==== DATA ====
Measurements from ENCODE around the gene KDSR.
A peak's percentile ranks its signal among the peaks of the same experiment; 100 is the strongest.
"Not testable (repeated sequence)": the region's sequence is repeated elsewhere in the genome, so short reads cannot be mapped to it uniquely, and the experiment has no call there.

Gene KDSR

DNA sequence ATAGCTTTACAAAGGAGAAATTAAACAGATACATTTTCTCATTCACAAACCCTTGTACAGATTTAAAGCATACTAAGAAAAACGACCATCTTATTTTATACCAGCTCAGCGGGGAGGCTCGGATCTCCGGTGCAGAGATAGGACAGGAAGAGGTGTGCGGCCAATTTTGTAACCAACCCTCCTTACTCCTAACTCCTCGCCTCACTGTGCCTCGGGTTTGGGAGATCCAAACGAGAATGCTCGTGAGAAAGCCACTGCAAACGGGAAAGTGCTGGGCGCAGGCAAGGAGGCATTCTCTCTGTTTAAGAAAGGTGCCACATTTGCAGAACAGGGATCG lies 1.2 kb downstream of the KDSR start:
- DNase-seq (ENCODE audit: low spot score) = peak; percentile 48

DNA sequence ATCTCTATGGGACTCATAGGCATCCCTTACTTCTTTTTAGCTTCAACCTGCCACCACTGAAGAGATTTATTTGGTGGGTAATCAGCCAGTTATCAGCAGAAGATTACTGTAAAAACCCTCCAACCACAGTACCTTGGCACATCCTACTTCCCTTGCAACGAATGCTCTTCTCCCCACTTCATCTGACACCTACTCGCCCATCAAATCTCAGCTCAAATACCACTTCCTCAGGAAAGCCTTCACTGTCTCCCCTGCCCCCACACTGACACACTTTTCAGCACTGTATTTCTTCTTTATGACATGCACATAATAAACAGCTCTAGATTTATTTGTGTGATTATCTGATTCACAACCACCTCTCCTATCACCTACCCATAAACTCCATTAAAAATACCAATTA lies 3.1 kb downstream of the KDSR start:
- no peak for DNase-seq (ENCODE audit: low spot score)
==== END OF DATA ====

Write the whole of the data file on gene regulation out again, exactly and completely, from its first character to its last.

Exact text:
Measurements from ENCODE around the gene KDSR.
A peak's percentile ranks its signal among the peaks of the same experiment; 100 is the strongest.
"Not testable (repeated sequence)": the region's sequence is repeated elsewhere in the genome, so short reads cannot be mapped to it uniquely, and the experiment has no call there.

Gene KDSR

DNA sequence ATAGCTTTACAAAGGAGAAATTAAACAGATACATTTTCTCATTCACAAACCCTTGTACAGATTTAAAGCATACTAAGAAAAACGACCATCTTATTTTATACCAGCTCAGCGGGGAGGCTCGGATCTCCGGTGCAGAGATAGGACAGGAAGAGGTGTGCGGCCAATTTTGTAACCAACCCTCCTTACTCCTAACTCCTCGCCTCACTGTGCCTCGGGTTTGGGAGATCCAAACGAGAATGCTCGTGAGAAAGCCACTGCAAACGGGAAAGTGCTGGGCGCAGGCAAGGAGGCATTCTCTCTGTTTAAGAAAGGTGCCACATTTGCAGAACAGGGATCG lies 1.2 kb downstream of the KDSR start:
- DNase-seq (ENCODE audit: low spot score) = peak; percentile 48

DNA sequence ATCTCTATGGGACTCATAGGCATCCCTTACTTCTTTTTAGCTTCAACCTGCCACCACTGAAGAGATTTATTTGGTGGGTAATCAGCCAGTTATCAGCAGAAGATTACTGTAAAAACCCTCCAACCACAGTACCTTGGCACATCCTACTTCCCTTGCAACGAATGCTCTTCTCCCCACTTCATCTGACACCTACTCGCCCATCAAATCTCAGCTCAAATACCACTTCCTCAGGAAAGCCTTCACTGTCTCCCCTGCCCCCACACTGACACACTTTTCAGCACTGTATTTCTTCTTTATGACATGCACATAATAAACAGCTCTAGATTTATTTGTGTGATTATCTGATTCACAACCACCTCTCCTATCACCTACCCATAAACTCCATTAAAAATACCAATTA lies 3.1 kb downstream of the KDSR start:
- no peak for DNase-seq (ENCODE audit: low spot score)